More recently, the technology has evolved to impact digital interpretation as well. Advances in preservation technologies are aligning with those in interpretive tech, so bridging the two to create virtual experiences and kiosks is finally beginning to be possible. This post will describe two common 3D documentation approaches and related resources for institutions considering leveraging this technology.
What is Laser Scanning?
Laser scanning enables a large quantity of three-dimensional measurements to be collected quickly. Laser scanners are devices that can be placed on land or on aircraft such as planes and drones. The scanners measures distance by systematically illuminating a target with a laser light, and recording that data. The point cloud is the raw product of a survey. It contains a large number of coordinates that detail every aspect of a surface, measured in microns. There are 25,400 microns in one inch. These points form the skeleton over which a skin can be rendered to create a recognizable 3D model.
Laser data is collected into proprietary systems, so the data will require messaging before it can be exported in a useful and shareable product. It can also be affected by environmental factors like humidity. Attention must also be paid to how the scans are registered. Though individual scans may be really accurate, the finished model can have a lot of error due to the registration process. Be sure to evaluate the implications of these factors, as well as the scale of your project when examining the appropriateness of this technology.
What is Photogrammetry?
Photogrammetry works by taking many images of a scene from different locations using standard digital cameras (there are even smartphone apps) and then processing them through programs to determine the exact location from which these photos were taken. When the positions of the camera are known, specialty software looks for common points in two or more photos to determine where objects exists in 3D space. It can still produce a very detailed virtual model. The technology is useful on a small scale, to document objects or fragments of architectural detail on buildings. It can be used for more frequent visual detection of deterioration for at-risk heritage resources, at lower costs than laser scanning.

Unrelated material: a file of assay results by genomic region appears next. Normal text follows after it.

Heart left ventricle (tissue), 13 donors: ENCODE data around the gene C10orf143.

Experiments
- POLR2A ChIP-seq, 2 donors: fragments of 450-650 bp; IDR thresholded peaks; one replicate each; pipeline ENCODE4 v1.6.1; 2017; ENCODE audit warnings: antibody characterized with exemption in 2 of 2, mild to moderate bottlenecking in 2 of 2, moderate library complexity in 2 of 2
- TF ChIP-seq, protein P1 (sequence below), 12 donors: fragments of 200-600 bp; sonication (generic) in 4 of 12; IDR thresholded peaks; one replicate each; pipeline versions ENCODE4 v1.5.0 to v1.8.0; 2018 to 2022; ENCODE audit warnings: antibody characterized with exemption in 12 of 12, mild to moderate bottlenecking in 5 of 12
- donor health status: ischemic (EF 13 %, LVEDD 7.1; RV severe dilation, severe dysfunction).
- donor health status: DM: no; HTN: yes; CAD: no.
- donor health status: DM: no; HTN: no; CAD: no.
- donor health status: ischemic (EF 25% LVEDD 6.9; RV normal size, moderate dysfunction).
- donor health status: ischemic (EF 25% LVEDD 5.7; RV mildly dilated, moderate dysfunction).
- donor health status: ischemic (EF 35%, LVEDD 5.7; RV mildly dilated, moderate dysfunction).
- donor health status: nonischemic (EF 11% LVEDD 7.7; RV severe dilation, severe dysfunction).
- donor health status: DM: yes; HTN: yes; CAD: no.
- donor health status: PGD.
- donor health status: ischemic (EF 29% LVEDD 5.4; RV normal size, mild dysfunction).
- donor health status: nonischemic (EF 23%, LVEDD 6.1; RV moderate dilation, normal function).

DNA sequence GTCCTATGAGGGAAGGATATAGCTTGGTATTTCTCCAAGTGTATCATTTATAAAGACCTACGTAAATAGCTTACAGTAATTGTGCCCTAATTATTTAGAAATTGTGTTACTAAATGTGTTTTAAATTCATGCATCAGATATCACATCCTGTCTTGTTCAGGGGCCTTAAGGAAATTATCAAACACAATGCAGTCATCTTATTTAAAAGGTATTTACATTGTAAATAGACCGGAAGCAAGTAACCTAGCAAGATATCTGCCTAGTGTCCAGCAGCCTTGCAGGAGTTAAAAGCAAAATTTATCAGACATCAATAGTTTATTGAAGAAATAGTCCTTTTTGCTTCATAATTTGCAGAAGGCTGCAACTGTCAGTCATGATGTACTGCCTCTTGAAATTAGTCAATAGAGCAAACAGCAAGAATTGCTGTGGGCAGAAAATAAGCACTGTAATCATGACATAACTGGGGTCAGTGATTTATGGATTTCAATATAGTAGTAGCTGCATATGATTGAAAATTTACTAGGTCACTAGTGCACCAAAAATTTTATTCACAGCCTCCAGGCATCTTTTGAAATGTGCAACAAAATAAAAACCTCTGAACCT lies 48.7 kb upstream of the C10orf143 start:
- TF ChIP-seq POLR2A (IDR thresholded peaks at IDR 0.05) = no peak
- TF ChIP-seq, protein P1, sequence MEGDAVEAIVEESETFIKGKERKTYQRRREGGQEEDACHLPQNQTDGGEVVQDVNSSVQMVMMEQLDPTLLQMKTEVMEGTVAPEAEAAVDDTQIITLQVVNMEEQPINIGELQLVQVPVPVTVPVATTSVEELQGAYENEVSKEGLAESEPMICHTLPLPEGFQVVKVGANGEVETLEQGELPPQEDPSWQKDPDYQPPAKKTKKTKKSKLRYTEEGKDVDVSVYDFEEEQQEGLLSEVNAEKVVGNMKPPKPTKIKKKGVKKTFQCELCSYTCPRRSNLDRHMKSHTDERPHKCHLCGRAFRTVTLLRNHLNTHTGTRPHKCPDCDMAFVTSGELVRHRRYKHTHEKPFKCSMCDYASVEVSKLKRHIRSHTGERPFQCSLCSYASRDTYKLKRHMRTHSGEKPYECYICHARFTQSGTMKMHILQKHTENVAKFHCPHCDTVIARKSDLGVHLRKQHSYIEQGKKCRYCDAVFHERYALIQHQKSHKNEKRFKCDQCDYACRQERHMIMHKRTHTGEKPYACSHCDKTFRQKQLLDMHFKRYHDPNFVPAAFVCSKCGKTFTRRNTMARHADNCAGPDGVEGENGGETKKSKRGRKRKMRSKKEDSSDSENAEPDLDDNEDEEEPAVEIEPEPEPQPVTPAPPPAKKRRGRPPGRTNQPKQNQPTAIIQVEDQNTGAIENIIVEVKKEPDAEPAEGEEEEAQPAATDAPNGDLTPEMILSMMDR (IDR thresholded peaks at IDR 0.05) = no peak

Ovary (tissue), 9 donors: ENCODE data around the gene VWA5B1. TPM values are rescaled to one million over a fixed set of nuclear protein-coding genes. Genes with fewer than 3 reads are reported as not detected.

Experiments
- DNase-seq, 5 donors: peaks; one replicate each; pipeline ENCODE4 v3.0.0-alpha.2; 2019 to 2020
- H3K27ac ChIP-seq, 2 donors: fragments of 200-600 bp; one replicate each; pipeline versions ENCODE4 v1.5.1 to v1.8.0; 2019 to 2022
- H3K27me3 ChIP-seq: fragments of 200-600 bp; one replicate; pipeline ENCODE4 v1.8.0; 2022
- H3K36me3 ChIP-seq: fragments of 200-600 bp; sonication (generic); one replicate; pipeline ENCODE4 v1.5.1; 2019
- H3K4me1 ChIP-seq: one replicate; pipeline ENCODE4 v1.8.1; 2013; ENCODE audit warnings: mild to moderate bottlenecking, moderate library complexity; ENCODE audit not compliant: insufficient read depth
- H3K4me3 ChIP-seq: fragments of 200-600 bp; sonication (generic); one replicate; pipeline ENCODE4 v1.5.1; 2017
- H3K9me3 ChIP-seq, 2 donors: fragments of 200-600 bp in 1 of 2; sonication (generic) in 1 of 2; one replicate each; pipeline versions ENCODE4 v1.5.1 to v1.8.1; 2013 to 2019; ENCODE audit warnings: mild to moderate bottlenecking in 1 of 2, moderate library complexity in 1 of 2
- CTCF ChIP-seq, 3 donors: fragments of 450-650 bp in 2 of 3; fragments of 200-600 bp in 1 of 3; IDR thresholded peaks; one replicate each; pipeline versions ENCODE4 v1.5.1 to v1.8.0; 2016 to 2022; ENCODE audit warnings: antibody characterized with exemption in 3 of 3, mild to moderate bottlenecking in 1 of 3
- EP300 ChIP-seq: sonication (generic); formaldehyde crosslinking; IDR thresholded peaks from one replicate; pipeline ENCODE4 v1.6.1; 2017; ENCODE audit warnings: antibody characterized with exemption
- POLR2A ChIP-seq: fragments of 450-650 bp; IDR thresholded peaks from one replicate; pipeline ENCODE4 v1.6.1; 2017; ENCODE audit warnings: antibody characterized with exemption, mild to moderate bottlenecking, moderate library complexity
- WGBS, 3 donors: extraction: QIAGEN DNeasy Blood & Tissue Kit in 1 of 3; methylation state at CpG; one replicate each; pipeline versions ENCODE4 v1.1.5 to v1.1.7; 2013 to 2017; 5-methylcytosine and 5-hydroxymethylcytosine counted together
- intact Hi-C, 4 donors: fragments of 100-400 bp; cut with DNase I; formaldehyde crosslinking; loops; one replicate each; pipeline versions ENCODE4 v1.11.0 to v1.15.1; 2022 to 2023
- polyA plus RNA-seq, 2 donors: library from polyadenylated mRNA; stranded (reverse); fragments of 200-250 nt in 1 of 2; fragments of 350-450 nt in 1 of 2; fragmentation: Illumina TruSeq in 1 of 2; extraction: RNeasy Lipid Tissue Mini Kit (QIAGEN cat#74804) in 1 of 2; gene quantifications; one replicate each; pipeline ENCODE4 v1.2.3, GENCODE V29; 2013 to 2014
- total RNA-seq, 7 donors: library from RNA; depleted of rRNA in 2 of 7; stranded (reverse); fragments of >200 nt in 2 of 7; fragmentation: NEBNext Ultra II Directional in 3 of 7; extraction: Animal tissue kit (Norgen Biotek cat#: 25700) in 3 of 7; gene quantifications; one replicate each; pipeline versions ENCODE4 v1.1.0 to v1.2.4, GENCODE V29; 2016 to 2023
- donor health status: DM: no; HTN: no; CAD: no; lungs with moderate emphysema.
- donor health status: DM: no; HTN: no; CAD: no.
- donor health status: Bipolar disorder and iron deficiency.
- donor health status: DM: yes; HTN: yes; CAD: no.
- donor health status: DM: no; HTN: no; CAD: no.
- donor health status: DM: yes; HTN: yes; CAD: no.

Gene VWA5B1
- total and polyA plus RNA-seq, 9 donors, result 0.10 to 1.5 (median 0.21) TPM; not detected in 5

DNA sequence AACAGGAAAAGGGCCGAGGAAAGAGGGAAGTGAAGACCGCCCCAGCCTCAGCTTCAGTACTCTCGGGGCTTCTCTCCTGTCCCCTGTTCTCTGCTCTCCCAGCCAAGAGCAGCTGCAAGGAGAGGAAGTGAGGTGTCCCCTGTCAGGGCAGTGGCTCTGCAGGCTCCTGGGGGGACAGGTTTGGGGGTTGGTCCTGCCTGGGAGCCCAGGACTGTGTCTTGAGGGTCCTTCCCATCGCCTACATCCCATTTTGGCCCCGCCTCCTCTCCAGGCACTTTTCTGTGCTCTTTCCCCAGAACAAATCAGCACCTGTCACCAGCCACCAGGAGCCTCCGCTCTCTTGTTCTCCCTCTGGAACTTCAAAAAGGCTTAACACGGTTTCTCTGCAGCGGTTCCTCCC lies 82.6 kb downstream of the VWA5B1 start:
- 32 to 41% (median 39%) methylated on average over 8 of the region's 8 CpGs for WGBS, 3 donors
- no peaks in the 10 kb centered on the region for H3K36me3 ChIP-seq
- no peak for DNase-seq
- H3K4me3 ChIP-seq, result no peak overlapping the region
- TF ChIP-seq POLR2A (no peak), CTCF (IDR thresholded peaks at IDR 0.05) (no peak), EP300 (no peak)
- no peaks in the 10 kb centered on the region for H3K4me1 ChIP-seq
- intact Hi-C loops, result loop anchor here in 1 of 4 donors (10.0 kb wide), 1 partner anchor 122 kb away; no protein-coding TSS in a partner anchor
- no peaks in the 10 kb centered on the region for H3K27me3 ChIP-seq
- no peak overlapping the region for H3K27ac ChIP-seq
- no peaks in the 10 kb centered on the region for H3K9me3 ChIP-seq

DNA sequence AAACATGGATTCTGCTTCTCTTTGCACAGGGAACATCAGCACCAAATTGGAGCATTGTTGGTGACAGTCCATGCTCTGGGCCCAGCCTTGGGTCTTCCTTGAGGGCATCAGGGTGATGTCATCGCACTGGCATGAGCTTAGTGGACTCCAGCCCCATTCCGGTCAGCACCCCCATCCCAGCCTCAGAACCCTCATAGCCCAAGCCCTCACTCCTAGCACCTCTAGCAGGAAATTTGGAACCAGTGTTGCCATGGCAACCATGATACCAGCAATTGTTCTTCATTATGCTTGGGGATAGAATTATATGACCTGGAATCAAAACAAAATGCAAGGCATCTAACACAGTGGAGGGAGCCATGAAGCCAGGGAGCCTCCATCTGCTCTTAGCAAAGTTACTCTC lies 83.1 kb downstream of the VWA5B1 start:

In terms of accuracy, photogrammetry can give repeatable measurable results well in the sub-mm range, with reports of repeatable measurements in the 5 100ths of a mm. Photogrammetry has an advantage over laser scanning in terms of archiving because archiving image sets is well understood.
As with laser scanning, the quality of a product of photogrammetry is determined by how correctly it was shot and processed. A good looking model can still have a lot of error.
What questions can 3D documentation answer?
Laser scanning, supported with photogrammetry, can provide critical insight into a site’s built heritage that cannot be accomplished as efficiently by any other means. These include the following:
How quickly a feature is changing. Laser scanning can contribute to a detailed record where a feature, structure or site might be lost or changed forever. Is the architectural detail on the barge measurably fading at a faster rate than that of the main house or the garden mound? Laser scanning can help predict the rate of deterioration, and inform conservation priorities.
How one feature in the landscape relates to another. What is the proportion of an institution’s grounds to its built structures? Based on the contour of the landscape, how will sea level rise affect the estate over time? Laser scanning can help inform study of the overall cultural landscape–how it was fashioned and how it compares to the surrounding landscape. It can also uncover previously unnoticed archaeological features in a landscape covered in vegetation or woodland.
The size of a structure. Laser scanning provides pinpoint accuracy regarding dimensions of objects and structures. This can be useful in planning for preservation projects by contributing to a record before renovation of a structure or landscape.